Thursday, January 24, 2008

A conversation with graphic designer, Ida Woldemichael

Ida Woldemichael

Issayas Tesfamariam: Can you tell us about yourself?

Ida Woldemichael: I am a graphic designer, an Eritrean-American, a neat-freak, a color lover, a sister, and daughter.

Issayas: What is a graphic designer?

Ida: To me a graphic designer is an artist that communicates a message visually. He/she uses a combination of things to communicate: color, illustration/photography, paper/internet, concepts, writing, type, and more. Graphic designers are inspired by their culture and environment, almost unknowingly, and I think they use these things almost because they are such a part of who they are. I think my fascination with certain colors (turquoise and coral) relates to my true Eritrean roots.

Issayas: What do you think of Japanese graphics? A lot of graphic designers and filmmakers seem to be obsessed (I don't know if obsessed is the right word) with Japanese graphics and anime, respectively.

Ida: Japanese graphics are beautiful. I like them but don't necessarily use that aesthetic in my work. At least not yet! I purchased the movie Kill Bill mainly because of the animated scene. I was really fascinated by the movie's switch of mediums (film/animation).
I also like the artist Hokusai's work because it is so graphic.

Issayas: Japanese graphic designers use the Japanese alphabet as graphic design elements in their work. Eritrea has its own script for thousands of years. I have not seen many Ge'ez (Tigrigna, Tigre) alphabet being used as graphic design elements. What do you think?

Ida: I have tried to use it. Actually I initially began the Eri-tees logo using the Ge'ez alphabet. But this has been used. A very popular example is Bob Marley's Exodus album.

Issayas: In the book Che: Revolutionary Icon, the author mentioned that the death of Che, the demonstrations across the world in 1968 and the invention of silk print, easy accessibility and etc.) made Che to be popular. Eritrea, with it's long history of the struggle for independence has a history of producing posters as part of the struggle. Poster design has been part of the struggle. Now posters are being replaced by photographs. I think we need to continue and use our experience in poster design and use it for various purposes, including for films. What is your view on Eritrean poster design?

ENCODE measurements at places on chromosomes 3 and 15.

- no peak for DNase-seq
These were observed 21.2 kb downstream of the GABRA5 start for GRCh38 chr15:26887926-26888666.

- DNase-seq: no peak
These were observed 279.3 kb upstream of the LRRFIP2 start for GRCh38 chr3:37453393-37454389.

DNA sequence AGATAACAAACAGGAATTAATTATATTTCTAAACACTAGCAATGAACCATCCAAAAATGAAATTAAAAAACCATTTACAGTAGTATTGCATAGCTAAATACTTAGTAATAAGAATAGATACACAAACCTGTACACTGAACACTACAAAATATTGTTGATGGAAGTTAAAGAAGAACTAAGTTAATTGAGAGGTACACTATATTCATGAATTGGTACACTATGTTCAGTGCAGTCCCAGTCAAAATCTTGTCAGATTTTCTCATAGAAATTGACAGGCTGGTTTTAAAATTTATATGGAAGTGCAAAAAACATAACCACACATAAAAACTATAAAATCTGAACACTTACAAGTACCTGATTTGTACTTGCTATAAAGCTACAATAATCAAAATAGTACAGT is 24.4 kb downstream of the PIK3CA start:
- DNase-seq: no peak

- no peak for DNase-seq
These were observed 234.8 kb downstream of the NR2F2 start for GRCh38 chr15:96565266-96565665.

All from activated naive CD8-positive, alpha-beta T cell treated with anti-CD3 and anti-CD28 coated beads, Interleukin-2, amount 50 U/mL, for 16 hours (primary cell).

Ida: I have seen a few Eritrean posters lately. All of them are photographic with some type on it that says something generic like Eritrea or Tourism. Some of the photos are beautiful but they don't carry the same impact as posters. Poster design is one of the most exciting things to me in graphic design. Posters are about expression, a message, image, type, ink, etc! I prefer non photographic posters. Check out a few screen printed posters about Eritrea I made:

Music and posters seem to go hand in hand, here are some I really like, most look screen-printed:

Issayas: Are there Eritrean graphic designers?

Ida: Sure there are but I don't know any personally yet. I am working on it.

Issayas: What are the differences of the works of filmmakers, photographers and graphic designers?

Ida: There are definitely elements that overlap in each of these things. These things are concepts/conceptual work, Web/motion designers may use film to create something, print designers may use photography to create something. Overall, some elements exist because of the other and they also build on each other. The main difference to me are: Filmmakers deal with time, things in motion. Print designers deal with flat/paper things, Web designers deal with the screen. Photographers deal with a composition (framing what they want to be seen) and color/lack of color.

Issayas: Ancient parchments that were used and are still being used by the monasteries in Eritrea are bound by different designs. Did you have to learn about book binding design in your design school. If I am not mistaken they are called Coptic bookbinding design. I think we need to
explore this aspect in Eritrea. What do you think?

Ida: Yes, bookbinding is interesting to me, though I never got a chance to study it in depth.
I found a few links (below) that say a bit about the subject.

In general, the fine arts (painting, sculpture, drawing, etc) which involve a more hands on approach are a great foundation for design. It makes a designer more knowledgeable of various processes. A few examples: If a book designed on the computer was getting printed there are a variety of binding options. A designer with bookbinding/making knowledge can grasp a better solution for the book. Tools in the program Photoshop relate to functions of an actual camera.

Issayas: To check out Ida's creativity, please visit

Finally, Ida, thank you for your time. And keep up the good work.

Ida: You're welcome.